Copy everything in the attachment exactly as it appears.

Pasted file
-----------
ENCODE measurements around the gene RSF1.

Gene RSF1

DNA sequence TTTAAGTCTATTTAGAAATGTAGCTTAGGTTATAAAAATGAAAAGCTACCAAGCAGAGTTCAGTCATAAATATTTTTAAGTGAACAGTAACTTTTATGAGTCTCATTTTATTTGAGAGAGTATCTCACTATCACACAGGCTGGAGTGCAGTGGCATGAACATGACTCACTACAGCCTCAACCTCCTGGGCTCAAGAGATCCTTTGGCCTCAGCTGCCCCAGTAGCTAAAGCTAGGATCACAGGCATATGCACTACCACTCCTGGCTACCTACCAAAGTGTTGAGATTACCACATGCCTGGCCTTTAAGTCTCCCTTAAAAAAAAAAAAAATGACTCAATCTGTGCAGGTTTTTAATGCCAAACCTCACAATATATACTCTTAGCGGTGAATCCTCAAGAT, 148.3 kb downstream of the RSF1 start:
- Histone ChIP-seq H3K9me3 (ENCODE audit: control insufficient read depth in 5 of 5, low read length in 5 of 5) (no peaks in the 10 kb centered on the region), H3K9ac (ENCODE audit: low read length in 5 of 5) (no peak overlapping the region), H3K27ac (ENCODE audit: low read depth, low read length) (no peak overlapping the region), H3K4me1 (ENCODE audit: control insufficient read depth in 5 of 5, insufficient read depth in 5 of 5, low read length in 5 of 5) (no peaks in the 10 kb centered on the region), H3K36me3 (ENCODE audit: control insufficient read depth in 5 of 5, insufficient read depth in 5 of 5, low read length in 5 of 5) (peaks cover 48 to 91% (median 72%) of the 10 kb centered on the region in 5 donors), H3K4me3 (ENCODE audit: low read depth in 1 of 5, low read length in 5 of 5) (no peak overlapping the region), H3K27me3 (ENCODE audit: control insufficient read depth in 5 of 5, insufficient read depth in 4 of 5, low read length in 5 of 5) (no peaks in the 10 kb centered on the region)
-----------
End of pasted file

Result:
ENCODE measurements around the gene RSF1.

Gene RSF1

DNA sequence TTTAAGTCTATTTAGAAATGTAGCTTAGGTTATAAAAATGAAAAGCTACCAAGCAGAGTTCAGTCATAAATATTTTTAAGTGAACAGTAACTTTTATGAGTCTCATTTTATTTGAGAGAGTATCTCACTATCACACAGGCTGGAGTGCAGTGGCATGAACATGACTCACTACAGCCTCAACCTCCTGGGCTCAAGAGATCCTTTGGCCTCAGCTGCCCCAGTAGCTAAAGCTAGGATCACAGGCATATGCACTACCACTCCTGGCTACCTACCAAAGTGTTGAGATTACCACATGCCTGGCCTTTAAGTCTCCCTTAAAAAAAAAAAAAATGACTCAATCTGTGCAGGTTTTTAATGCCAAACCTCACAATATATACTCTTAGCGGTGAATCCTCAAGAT, 148.3 kb downstream of the RSF1 start:
- Histone ChIP-seq H3K9me3 (ENCODE audit: control insufficient read depth in 5 of 5, low read length in 5 of 5) (no peaks in the 10 kb centered on the region), H3K9ac (ENCODE audit: low read length in 5 of 5) (no peak overlapping the region), H3K27ac (ENCODE audit: low read depth, low read length) (no peak overlapping the region), H3K4me1 (ENCODE audit: control insufficient read depth in 5 of 5, insufficient read depth in 5 of 5, low read length in 5 of 5) (no peaks in the 10 kb centered on the region), H3K36me3 (ENCODE audit: control insufficient read depth in 5 of 5, insufficient read depth in 5 of 5, low read length in 5 of 5) (peaks cover 48 to 91% (median 72%) of the 10 kb centered on the region in 5 donors), H3K4me3 (ENCODE audit: low read depth in 1 of 5, low read length in 5 of 5) (no peak overlapping the region), H3K27me3 (ENCODE audit: control insufficient read depth in 5 of 5, insufficient read depth in 4 of 5, low read length in 5 of 5) (no peaks in the 10 kb centered on the region)